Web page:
COMMENTARY: The Catholic Church and Genocide

Pope Francis recognizes a genocide, while two former Church leaders await canonization despite their complicity in acts of genocide.

During his Sunday Mass liturgy, Pope Francis demonstrated true leadership on an issue that some world leaders have refused to wade into. He declared that the atrocities committed against Armenians by the Ottoman Turks during World War One was the 20th century’s first genocide. April 24 marks the centenary of the Armenian Genocide.

But the pontiff’s pronouncement obfuscates the efforts by the Catholic Church to canonize two individuals who were complicit in acts of genocide.

Early this year, Francis put Father Junipero Serra, the founder of California’s mission system, on the road to sainthood, despite the fact that tens of thousands of indigenous peoples died as members of Father Serra’s fold—victims of forced labor, apostasy, or disease.

The late Pope Pius XII is also awaiting canonization. During the Holocaust, Pius sat silently on his papal throne while death-cries echoed from the gas chambers. He then turned a blind eye as the Church assisted Nazi war criminals in evading justice.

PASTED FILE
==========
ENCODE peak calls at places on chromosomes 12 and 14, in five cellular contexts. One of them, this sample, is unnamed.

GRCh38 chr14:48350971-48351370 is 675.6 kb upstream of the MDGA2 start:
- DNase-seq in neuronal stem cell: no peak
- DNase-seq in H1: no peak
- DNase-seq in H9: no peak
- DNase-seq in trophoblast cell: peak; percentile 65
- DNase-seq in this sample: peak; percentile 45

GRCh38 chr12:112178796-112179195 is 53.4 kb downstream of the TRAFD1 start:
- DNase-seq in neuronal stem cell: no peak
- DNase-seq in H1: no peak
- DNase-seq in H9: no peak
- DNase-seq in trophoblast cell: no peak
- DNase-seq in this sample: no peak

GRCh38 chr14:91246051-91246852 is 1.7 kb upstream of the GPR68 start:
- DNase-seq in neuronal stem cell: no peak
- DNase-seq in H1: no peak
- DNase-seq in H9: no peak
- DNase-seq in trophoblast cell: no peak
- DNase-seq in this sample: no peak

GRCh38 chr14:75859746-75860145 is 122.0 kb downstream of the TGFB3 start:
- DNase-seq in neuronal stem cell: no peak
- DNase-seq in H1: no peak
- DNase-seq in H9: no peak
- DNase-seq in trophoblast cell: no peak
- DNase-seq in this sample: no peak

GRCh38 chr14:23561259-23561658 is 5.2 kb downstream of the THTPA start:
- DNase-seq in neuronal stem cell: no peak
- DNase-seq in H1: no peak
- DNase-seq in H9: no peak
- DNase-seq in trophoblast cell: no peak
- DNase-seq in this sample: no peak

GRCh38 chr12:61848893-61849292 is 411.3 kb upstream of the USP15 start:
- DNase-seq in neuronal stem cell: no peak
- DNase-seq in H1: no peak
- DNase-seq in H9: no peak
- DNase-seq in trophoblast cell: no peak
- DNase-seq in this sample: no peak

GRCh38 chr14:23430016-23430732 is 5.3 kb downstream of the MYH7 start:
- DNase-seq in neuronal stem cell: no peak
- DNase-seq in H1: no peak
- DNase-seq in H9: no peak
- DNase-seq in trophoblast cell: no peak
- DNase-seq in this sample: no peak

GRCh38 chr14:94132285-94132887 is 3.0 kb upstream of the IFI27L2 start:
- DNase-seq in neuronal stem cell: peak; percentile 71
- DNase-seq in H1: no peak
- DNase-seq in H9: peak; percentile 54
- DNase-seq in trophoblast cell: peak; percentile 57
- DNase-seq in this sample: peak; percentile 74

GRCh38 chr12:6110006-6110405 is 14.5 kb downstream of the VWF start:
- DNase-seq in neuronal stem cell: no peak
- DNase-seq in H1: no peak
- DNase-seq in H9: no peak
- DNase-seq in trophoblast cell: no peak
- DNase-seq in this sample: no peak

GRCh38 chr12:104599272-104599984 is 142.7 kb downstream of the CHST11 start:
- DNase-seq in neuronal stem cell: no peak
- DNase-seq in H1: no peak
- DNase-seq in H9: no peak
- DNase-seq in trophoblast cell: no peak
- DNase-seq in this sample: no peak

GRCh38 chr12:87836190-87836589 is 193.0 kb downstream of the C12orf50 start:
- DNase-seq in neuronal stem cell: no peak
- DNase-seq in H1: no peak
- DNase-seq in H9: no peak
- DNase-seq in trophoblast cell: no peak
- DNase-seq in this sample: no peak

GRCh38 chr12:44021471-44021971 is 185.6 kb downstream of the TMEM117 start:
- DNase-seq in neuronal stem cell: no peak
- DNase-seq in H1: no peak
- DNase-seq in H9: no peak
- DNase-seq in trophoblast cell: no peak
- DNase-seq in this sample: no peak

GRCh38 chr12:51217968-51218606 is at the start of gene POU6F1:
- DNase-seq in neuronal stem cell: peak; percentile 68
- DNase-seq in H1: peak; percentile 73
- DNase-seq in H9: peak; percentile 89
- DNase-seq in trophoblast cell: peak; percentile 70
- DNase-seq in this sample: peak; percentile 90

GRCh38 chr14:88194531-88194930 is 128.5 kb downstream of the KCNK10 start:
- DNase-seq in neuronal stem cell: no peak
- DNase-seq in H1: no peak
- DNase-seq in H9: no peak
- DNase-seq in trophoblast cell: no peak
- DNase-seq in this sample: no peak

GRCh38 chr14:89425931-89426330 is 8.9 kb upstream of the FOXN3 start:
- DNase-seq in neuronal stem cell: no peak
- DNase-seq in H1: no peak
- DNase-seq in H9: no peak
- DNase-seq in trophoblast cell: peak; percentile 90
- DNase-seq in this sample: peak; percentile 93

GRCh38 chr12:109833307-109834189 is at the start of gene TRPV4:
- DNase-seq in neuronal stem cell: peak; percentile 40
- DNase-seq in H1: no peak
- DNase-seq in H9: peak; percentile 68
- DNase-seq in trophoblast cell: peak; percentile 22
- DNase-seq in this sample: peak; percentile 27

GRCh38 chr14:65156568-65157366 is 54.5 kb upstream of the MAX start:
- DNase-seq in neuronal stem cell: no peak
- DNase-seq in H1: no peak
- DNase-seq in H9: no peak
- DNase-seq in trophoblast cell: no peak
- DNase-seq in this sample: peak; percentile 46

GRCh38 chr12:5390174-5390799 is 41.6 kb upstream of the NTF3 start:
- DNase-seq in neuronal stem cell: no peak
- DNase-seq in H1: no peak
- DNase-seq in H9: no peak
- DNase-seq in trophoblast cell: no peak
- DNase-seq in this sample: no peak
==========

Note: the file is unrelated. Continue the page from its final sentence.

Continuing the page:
Preventing, recognizing, and confronting genocide is saintly, while the sacrilegious actions of both Father Junipero Serra and Pope Pius XII are truly sinful. 


Frank Pérez

I’m a lifelong resident of San Benito County. I reside in Hollister with my wife, Brenda. For over two decades, I've been a faculty member at San Benito High School, where I teach world history, Mexican-American history, and Ethnic Studies. I've been reporting for BenitoLink since 2015. My passion is delving deeper into the nuances of the local, historical record, while including lesser-known stories of our past. My hope is that county residents will have a greater appreciation for the diversity and complexity of San Benito County, realizing that its uniqueness depends upon our responsibility as its stewards.